My mother likes to recount memories of my childhood. One always gives me a chuckle…at a little over two years old I would come up to her and say excitedly, “mummy, mummy, mummy, I just gotta run!” and then off I’d go at full speed running around my parents rural property in the Gold Coast Hinterland. That feeling of freedom, a search for adventure and deep longing for a connection with nature is something I grew up with.
Fast forward a few years and I’m still running around exploring, this time in tropical Papua New Guinea with a score of other pikininis (children in Tok Pisin). Climbing coconuts, rain trees (Albizia saman) and racing around like crazy animals till we dropped exhausted! Riding in the back tray of trucks on roads that had more potholes than pavement, feeling the hot tropical sun beat down on me while the wind rushed through my hair. The feeling of both excitement and fear coming home at night to find a New Guinea Death Adder or getting held up at knife and spear point by raskols (criminals). Life for me in PNG was one of total adventure, of freedom and its associated risks – 10 years of some of the best childhood a boy could ask for. Thanks mum and dad!
Children the world over are the same – possessing a natural curiosity, thirst for adventure, care for nature and love of freedom.
But as we grow up, somehow we start to loose it – from spending years in school/university to partying and social lives in our late teens and early 20’s, and then pursuing careers that leave most of us desk bound. We’re too busy now to stop and feel the pulse of nature, too educated to stare at the night sky in awe and wonder. If we have a question we google the answer. Smart devices and social media have us seeking another “fix” every few minutes like the addicts we are.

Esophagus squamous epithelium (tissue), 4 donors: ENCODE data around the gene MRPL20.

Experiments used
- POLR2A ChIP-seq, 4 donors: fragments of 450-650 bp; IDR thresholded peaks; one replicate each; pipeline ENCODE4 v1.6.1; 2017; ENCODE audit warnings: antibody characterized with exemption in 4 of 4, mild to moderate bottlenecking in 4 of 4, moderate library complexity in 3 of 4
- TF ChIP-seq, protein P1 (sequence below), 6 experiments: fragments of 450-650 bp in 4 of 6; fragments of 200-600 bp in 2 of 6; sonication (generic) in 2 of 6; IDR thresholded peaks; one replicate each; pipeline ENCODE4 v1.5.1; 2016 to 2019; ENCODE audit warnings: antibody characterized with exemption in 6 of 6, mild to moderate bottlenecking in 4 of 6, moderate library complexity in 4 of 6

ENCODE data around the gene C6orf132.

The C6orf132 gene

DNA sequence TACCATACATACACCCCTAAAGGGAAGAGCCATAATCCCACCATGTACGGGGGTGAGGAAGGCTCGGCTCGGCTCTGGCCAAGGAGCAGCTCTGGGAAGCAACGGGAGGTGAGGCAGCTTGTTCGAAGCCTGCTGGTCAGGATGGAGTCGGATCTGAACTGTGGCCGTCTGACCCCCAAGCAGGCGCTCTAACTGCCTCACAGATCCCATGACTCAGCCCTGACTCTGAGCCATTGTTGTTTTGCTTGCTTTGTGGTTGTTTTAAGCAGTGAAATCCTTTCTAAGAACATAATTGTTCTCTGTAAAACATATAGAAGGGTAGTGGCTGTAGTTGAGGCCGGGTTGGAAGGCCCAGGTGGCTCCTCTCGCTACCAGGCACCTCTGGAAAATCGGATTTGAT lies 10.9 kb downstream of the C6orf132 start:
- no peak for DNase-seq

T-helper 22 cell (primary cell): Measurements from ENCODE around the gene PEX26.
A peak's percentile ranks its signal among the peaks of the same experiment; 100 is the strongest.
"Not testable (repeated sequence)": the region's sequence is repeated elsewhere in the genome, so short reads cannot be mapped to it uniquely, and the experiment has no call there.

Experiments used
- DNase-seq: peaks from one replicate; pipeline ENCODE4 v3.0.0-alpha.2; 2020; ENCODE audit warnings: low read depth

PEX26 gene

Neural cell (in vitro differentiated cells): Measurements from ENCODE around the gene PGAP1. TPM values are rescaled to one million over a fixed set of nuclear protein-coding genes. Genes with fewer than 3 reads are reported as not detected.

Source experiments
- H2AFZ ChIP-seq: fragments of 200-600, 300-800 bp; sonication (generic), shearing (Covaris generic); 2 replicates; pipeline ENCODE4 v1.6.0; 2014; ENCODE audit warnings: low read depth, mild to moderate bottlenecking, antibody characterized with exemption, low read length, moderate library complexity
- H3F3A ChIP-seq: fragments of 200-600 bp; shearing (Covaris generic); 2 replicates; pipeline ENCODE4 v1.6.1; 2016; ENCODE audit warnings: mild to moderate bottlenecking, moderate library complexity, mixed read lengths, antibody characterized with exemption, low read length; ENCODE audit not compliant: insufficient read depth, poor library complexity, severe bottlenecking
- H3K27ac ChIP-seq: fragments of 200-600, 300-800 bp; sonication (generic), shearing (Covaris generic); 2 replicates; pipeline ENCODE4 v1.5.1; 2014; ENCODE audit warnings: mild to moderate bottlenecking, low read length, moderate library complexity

I’m not pointing the finger here. As a creative professional I spend 10-12 hours a day immersed in technology – a MacBook Pro, iPhone and iPad are the tools of my trade. After 12 years of hard work I’m one of the best in my field and love what I do. I should be ecstatic. But to be honest I feel enslaved to emails, social media and the expectation of 24/7 availability they bring.
“Thousands of tired, nerve-shaken, over-civilized people are beginning to find out that going to the mountains is going home; that wildness is a necessity” – John Muir
At 28, I’m claiming my life back. No, I’m not leaving the world behind and becoming a hermit. Rather choosing to intentionally focus on overlanding in remote and wild places to recharge creativity, look in wonder at nature again, focus on quality undivided time with my wife and seek greater self-awareness.
“We need the tonic of wildness…At the same time that we are earnest to explore and learn all things, we require that all things be mysterious and unexplorable, that land and sea be indefinitely wild, unsurveyed and unfathomed by us because unfathomable. We can never have enough of nature.” – Henry David Thoreau
“Men go back to the mountains, as they go back to sailing ships at sea, because in the mountains and on the sea they must face up, as did men of another age, to the challenge of nature. Modern man lives in a highly synthetic kind of existence. He specializes in this and that. Rarely does he test all his powers or find himself whole. But in the hills and on the water the character of a man comes out.” — Abram T. Collier
I invite you to join us on this journey. A longing for wild places. A thirst for adventure. A search for connection to humanity and the earth. A telling of stories.
The Overlanding Company
Welcome to our beginning!